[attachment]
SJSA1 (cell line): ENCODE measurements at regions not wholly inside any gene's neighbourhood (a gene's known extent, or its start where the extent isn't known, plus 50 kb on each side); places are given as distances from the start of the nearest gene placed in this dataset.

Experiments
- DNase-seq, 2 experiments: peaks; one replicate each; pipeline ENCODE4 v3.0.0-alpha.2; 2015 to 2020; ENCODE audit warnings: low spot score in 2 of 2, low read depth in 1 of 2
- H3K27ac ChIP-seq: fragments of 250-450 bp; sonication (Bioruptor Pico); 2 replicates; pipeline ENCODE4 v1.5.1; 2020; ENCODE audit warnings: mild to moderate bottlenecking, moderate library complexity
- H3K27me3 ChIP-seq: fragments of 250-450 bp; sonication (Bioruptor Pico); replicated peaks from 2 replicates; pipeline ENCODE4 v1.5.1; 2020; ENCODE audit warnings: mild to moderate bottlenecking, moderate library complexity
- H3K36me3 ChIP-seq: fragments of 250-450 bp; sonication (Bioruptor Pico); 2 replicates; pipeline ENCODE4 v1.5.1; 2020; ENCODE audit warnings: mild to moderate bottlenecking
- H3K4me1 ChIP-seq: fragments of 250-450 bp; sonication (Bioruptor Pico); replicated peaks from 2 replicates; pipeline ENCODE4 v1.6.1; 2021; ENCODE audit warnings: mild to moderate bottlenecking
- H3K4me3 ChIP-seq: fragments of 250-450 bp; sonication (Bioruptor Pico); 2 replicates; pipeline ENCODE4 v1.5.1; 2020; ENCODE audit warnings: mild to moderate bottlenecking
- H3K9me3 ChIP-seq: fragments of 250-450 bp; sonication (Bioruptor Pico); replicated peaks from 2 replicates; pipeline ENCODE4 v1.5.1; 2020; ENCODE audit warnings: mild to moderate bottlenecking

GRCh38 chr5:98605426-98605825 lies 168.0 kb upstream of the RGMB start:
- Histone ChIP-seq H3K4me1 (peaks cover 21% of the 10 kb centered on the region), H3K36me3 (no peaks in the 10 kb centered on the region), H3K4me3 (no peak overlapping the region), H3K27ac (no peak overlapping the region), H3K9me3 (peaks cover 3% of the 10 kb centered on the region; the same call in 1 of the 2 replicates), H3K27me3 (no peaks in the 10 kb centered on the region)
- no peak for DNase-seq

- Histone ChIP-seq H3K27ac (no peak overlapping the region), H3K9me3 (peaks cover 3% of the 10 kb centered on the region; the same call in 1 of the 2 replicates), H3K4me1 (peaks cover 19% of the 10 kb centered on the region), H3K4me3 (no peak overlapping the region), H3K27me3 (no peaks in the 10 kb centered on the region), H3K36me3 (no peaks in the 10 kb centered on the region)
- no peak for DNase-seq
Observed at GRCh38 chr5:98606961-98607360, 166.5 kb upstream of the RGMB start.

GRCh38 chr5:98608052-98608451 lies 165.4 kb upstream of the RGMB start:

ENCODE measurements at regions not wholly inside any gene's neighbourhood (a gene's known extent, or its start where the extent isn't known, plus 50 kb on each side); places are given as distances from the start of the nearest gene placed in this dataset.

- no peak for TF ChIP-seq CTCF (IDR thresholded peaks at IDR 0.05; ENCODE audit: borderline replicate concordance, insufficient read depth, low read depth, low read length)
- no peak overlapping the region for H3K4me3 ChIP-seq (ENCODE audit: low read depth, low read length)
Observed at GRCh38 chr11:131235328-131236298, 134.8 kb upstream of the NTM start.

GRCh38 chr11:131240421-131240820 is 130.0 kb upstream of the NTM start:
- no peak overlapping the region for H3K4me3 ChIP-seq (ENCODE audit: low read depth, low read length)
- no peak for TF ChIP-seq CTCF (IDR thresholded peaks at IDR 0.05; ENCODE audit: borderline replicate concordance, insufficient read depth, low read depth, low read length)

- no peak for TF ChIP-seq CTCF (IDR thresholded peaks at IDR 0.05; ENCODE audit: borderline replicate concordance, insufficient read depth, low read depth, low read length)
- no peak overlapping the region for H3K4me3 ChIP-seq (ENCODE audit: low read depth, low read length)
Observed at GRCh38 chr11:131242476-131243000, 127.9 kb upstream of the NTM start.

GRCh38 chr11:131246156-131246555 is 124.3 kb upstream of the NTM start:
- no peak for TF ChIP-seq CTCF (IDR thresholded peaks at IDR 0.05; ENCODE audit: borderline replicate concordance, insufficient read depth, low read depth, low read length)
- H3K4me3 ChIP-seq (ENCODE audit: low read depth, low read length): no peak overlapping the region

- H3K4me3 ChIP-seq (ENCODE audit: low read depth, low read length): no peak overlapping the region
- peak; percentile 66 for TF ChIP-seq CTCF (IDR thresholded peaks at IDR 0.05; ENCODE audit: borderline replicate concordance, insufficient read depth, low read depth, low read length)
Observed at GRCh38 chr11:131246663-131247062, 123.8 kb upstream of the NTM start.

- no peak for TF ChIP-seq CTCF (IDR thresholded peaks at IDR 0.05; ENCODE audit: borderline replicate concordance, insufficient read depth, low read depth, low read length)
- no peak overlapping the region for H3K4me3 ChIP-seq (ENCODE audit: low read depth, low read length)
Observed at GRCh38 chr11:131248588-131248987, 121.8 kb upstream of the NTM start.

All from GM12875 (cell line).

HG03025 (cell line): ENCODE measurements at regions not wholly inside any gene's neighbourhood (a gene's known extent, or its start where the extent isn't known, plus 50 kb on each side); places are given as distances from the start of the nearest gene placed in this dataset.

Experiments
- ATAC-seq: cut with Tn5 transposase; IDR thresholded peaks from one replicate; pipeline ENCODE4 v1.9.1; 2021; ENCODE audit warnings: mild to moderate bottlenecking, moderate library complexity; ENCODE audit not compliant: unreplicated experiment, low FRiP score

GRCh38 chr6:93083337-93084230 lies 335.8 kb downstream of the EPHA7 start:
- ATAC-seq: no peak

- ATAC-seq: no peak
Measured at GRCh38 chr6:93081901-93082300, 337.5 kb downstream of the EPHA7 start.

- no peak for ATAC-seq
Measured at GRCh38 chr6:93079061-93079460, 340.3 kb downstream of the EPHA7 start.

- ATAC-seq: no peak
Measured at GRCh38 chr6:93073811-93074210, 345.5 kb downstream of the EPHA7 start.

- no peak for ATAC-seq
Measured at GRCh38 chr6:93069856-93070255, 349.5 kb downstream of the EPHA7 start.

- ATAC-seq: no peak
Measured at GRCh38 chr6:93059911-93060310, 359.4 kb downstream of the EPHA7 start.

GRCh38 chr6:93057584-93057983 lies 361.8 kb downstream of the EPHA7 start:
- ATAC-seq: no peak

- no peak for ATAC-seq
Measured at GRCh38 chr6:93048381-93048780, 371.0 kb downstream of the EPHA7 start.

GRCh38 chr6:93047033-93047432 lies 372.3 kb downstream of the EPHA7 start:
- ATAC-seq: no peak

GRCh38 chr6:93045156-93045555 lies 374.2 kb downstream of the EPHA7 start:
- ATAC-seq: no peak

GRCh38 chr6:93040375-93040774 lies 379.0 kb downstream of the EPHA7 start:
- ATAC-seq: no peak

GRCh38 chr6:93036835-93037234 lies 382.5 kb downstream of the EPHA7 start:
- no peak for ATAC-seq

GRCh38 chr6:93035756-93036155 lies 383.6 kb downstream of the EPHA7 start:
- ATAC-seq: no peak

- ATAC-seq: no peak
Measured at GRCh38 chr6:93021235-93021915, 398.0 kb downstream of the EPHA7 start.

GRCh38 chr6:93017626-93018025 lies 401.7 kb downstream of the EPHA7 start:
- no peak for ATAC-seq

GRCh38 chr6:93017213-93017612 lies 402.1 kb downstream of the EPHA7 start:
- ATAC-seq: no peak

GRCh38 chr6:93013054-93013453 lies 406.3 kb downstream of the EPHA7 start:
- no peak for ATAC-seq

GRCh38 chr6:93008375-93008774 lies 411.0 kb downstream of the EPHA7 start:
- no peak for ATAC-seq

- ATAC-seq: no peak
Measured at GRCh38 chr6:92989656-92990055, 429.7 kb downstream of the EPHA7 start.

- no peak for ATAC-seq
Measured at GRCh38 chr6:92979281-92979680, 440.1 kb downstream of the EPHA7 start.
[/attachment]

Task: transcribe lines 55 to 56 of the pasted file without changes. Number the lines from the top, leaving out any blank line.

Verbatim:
Measured at GRCh38 chr6:93048381-93048780, 371.0 kb downstream of the EPHA7 start.

GRCh38 chr6:93047033-93047432 lies 372.3 kb downstream of the EPHA7 start: